The Austrian interior minister confirmed the prior convictions of the detained, with the investigation extending to Switzerland and a second, unnamed country.
In the wake of the attack in which an Austrian-born man shot and killed four people in a popular nightlife area of central Vienna on Monday night, police arrested a total of 16 men.
Four of them had been convicted for terrorism-related offences, two for violent crime offences, and two for an attempted “honour killing”, Interior Minister Karl Nehammer told a press conference Thursday.
“We have had intensive cooperation with the FBI,” which provided Austrian authorities with “valuable information”, Nehammer added, without giving further details.
The investigation has also led to Switzerland, where prosecutors have confirmed that two Swiss men aged 18 and 24 who were arrested Wednesday had already been the targets of criminal cases over terrorism offences.
Authorities in another country are also investigating “direct links to the perpetrator,” according to Nehammer, but added he wasn't able to name the country at this stage because of ongoing investigations.
Germany's Der Spiegel newspaper reported earlier this week that the Vienna attacker had made contact with German Islamists during an attempt to travel to Syria to join the Islamic State organisation.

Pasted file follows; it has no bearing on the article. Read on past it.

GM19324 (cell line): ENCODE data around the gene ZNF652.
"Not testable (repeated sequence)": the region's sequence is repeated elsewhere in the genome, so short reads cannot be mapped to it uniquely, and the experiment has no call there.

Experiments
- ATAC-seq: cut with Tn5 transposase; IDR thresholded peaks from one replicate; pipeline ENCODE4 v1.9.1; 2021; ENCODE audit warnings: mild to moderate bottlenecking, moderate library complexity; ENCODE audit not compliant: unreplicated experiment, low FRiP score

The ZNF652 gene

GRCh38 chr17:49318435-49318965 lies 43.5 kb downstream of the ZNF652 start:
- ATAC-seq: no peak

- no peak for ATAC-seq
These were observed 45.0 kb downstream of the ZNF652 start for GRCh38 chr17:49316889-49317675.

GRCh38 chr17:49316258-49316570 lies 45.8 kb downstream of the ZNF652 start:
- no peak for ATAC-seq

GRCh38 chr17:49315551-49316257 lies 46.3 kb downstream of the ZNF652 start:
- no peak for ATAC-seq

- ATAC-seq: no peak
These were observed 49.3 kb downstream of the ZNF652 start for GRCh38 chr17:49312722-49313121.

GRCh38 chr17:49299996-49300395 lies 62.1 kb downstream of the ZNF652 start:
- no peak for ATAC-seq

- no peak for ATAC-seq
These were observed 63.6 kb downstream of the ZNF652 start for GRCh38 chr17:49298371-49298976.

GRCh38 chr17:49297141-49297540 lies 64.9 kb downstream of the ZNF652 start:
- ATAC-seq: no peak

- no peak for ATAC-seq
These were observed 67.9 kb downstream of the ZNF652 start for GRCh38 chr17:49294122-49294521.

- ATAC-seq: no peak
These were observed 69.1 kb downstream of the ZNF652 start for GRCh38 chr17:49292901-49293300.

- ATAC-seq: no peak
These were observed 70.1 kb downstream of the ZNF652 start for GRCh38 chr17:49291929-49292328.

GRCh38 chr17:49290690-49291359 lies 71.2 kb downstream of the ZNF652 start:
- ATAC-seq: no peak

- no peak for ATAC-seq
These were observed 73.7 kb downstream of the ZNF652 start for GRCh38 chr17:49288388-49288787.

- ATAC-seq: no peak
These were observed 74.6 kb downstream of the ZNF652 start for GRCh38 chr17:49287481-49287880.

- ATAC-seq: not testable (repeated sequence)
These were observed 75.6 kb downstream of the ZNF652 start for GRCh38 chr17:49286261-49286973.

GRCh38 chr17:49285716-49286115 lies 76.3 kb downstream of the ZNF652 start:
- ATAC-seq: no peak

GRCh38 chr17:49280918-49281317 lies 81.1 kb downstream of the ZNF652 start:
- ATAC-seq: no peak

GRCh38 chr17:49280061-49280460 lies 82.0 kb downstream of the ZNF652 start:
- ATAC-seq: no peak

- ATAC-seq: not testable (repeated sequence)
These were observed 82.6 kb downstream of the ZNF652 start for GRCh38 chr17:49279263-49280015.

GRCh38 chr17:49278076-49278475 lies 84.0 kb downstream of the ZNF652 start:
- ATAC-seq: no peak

Neighbouring countries were helping Austrian authorities as well as Europol, the European Union's law enforcement agency, which dispatched two agents to Vienna.
The shooting was the first major such attack in Austria for decades and the first blamed on a jihadist, whom authorities identified as 20-year-old Kujtim Fejzulai, a dual Austrian-Macedonian national who had also been convicted for trying to join IS in Syria.
After killing four people and injuring 22, including a police officer, Fejzulai was killed by a bullet that entered his body just below his left shoulder and pierced through his lung, authorities said.
'Failure of communication'
Security officials on Thursday also addressed criticism that they did not follow up on a warning from neighbouring Slovakia that Fejzulai had tried to buy ammunition there in July, about seven months after he was released on probation.
Though on Wednesday Nehammer admitted to “a failure of communication” when it came to alerting the justice ministry, Vienna police chief Gerhard Puerstl said the suspect was not initially clearly identifiable in photos sent from Slovakia.
On Thursday, hundreds came together to remember the victims in a candlelit vigil near the scene of the attack, including members of Jewish and Muslim youth organisations.
Earlier imams and rabbis, along with Vienna's Roman Catholic Cardinal Christoph Schoenborn, took part in a silent march past the scenes of the attack and prayed together for the victims.
More details have emerged in local media about those who were killed in the attack, the youngest of whom was a 21-year-old named as Nedzip V.
The other victims were a 24-year-old German student at Vienna's University of Applied Arts who was working as a waitress, a 39-year-old man and a 44-year-old woman.